I am not very good at technology any more. I kept up for the first 20 years, but I'm pretty sure it's passed me by now. I have all these great images to put in the photo at the top of these blogs, but simply cannot figure out how to make them the right size. At any rate, the whole statement is "life begins at the end of your comfort zone." That speaks to me today, having realized that I haven't climbed out of my comfort zone lately. When I turned 60 I promised myself I would do at least one thing every year that was outside my comfort zone. One year I went skydiving. Another year I appeared in a community theatre production of "Thoroughly Modern Millie" as the evil Mrs. Meers -- I even had a solo (and I really can't sing). Another year I (and a number of family and friends) tended a dying friend in my home. When I turned 66 I was 17 days into this quit (and that was waaaay out of my comfort zone.) But I turned 70 a few months ago and I've spent more time trying to be in my comfort zone (sometimes even trying to find my comfort zone). I would like to plan something for this year to keep the "out of the comfort zone" tradition going. I'll have to give it some thought.
Oh, some of you may remember when I posted in March about having a migraine and going to the ER and having a miserable experience. Well, I got the Medicare statement for that 7 hour torture -- over $10,000!!!!!!!!!!!!!!!!! They did one CAT scan and gave me one shot that didn't contain any pain reliever!! As you can well imagine, I am stunned.
So, that's what's going on these days. Oh, I took my first yoga class last evening. My wonderful church has a free class every Tuesday night, and that's now on my calendar (although I must say, I don't have a busy social schedule).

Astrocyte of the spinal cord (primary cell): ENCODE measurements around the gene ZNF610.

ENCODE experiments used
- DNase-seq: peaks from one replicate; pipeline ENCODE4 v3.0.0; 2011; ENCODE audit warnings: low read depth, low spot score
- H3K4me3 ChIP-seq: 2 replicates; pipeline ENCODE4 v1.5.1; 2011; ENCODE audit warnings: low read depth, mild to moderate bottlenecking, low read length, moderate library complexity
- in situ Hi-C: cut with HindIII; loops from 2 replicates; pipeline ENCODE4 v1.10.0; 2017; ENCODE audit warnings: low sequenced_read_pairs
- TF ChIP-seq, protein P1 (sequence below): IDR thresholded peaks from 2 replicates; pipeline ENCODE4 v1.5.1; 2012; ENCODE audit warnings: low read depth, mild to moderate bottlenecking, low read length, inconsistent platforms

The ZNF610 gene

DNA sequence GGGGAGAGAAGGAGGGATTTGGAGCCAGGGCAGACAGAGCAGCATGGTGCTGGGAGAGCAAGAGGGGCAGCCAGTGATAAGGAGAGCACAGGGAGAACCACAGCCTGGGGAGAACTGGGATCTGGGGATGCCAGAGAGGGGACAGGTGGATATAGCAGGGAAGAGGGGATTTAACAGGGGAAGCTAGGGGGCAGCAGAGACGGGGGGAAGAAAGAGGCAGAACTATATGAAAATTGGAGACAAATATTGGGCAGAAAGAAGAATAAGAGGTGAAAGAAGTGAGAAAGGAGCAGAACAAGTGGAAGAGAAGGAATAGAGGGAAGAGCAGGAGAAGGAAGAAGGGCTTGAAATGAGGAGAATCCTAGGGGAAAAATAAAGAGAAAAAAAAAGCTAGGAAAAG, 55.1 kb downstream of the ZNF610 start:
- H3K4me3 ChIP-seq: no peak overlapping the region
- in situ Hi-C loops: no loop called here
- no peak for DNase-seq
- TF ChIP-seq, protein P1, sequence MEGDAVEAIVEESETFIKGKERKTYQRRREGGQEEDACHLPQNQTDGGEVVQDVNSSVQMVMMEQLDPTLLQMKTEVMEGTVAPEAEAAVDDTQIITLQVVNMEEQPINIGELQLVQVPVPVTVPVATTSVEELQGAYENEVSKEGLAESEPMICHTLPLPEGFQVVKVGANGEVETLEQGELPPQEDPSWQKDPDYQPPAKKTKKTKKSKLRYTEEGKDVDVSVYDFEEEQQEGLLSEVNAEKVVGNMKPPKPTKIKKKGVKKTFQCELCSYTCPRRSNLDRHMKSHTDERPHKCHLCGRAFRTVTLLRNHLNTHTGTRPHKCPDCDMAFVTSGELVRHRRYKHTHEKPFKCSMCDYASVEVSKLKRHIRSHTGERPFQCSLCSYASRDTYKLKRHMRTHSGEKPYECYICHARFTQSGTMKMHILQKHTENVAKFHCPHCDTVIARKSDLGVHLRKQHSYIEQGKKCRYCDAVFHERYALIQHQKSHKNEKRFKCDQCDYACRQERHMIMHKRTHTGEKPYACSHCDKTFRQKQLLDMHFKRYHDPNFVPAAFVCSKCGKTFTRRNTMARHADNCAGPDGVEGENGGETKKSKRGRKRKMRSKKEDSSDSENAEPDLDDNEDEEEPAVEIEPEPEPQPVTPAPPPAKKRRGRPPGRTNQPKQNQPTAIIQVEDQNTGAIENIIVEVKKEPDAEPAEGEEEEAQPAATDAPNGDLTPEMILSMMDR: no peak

And how are you all? I know most of you who are on here are wondering who is this lady who has already written three paragraphs and hasn't even really mentioned smoking? Four years ago I was four months into my quit, and blogging every day. And for those of you who are inclined to write, I really suggest that. I've never been good at journaling (I have many beautiful books that have three pages written in) but I seriously blogged for the first year virtually every day. This community opened its arms to me and gave me a safe place to be, where people understood how scary it was to commit to quitting; how thinking of quitting meant giving up your best friend, how getting through the first day, the first week, the first month was an actual triumph each time. I mentioned once that I had come to this site about 9 months before I started this quit, and boldly stated that I had quit that day. That was my last "attempt" to quit and it lasted 3 hours. But people responded to my blog, and when I did quit 9 months later, I remembered those responses and managed to finally remember the name of the group and get back to it. Those of us who measure our quits in years keep coming back to help the new quitters AND to maintain our quits. And on any given day you might write a blog that is responded to by someone with more than a decade quit, and somebody who just quit this morning, or is planning to quit next week. And everything in between. That's a big part of the beauty of this place. To come full circle in this blog, our quits take us out of our comfort zones, and EX becomes the place of comfort.